Energetic particles in the near-Earth space pose a significant risk to Earth-orbiting satellites and humans in space. During geomagnetic storms the radiation in the near-Earth space can dramatically increase, and numerous anomalies have been reported by satellite operators. Satellite measurements are usually limited to a single location in space, which complicates the data analysis geared towards reproducing the global state of the ring current and radiation belts. Up until recently, most of the research concentrated on the analysis of data from individual spacecrafts, which does not allow for inferring the global evolution of the particle radiation environment.
Analysis of satellite measurements from different spacecraft is complicated by the fact that measurements are given at various locations in space, have different instrumental errors and often vary by orders of magnitude. During the first funding period, we focused on developing data-assimilative tools for the most energetic electrons called radiation belts. These highly energetic particles can produce deep dielectric charging in satellites. In the second funding period, we will focus on another population of electrons in the near-Earth space that is usually referred to as ring current. The name is derived from the current that is generated by this particle population and the magnetic field produced by it that can be measured on the ground. The hazardous effects of the ring current include charging of satellite surfaces that can damage them, degradation of satellite solar panels, and induction of currents in power grids that can damage transformers or result in voltage instability leading to a collapse of the power system. While there are a number of existing physics-based models of the ring current and a number of operational satellites providing in-situ measurements of the ring current in space, there have only been a few attempts to assimilate the measurements in the physics-based model and there is currently no operational model that is using data assimilation for predictions.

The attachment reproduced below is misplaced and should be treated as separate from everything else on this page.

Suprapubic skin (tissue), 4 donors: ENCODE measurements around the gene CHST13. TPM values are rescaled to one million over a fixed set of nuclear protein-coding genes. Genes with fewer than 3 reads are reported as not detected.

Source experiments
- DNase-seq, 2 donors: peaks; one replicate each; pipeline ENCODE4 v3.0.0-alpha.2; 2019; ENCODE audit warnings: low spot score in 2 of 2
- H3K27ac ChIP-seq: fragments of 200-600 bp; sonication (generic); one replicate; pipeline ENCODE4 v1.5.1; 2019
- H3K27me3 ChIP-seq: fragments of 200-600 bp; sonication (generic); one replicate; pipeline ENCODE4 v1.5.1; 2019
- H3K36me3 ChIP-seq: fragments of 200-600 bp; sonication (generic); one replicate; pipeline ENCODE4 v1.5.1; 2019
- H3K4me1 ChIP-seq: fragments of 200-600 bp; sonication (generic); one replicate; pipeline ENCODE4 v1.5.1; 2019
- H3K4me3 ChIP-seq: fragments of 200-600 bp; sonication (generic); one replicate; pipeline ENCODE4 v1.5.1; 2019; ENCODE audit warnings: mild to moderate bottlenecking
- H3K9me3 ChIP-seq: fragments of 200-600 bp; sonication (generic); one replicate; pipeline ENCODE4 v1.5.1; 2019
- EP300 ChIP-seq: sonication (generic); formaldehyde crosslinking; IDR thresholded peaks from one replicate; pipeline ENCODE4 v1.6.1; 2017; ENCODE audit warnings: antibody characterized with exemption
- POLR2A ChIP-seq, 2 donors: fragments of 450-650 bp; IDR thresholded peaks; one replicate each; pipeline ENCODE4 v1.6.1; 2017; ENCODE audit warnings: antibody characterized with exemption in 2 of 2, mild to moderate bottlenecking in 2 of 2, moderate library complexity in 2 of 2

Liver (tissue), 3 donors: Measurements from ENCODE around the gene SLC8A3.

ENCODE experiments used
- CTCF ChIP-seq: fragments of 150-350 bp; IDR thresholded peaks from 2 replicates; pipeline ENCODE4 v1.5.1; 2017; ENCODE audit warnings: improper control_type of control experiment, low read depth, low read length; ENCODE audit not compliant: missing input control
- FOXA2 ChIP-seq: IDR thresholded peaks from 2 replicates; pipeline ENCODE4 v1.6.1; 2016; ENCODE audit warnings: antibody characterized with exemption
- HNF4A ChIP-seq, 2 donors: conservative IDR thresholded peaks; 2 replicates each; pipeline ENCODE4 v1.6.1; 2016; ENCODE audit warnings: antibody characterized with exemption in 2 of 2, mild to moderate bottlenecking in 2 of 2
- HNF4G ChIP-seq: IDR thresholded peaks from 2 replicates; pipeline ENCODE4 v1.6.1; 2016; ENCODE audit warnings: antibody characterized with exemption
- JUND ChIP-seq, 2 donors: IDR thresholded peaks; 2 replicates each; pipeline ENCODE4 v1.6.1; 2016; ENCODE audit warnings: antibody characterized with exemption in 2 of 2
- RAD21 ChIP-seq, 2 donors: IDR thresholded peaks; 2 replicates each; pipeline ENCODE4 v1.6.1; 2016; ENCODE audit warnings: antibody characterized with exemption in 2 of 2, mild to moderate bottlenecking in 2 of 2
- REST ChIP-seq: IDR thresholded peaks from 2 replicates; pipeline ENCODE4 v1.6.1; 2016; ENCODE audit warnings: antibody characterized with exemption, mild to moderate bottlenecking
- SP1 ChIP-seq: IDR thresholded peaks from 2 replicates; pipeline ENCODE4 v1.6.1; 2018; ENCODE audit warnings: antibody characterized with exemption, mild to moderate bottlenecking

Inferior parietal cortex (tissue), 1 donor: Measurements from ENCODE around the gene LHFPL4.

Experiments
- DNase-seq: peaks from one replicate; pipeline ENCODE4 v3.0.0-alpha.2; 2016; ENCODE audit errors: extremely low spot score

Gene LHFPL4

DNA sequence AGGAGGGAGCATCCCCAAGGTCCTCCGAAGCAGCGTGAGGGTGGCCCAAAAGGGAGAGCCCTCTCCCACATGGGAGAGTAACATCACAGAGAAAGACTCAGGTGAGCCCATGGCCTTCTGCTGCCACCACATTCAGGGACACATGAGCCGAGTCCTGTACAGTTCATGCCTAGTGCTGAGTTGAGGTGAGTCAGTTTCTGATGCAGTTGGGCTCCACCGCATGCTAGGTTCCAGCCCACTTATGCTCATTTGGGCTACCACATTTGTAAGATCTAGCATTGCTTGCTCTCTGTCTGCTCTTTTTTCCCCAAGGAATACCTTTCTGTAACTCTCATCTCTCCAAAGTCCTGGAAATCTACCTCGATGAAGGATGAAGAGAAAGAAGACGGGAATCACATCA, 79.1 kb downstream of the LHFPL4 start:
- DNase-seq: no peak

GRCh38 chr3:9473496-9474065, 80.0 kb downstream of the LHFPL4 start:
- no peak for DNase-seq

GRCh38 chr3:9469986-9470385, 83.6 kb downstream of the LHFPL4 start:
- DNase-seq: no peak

While we will be building upon the progress achieved during the funding period, there are also significant differences between the data assimilation for the radiation belts and for the ring current. In the case of the radiation belts, the description can be reduced to 3 variables and the evolution can be described by the diffusion equation. For the ring current (in the most general case), we need to specify the 4-dimensional distribution function, as the ring current has an asymmetry in the local time (4th variable). Another complication of modeling the ring current is the fact that the dynamics are described by the advection-diffusion equation and not just the diffusion equation, as is the case for radiation belts. The ring current also shows variability on much shorter time scales and exhibits very narrow spatial structures, which makes it difficult to judge whether the observed variability is produced by global changes of the ring current, local changes associated with small spatial structures or transient phenomena.
Data assimilation for the ring current will require the development of new methods and approaches. In collaboration with a number of projects within CRC, we will explore different methods and test the applicability of non-linear parameter estimation with the EnKF for determining unknown and unobserved parameters. We will also use the EnKF to directly assimilate fluxes into the code without first transforming them into Phase Space Density (PSD). Special attention will be paid to the set up and use of the Ensemble Kalman Filter (EnKF), including set up of errors and localisation, and comparison with the Kalman Filter (KF). The new approaches and methods developed within the CRC will be tested on space physics data for multi-dimensional diffusion and diffusion-convection equations.
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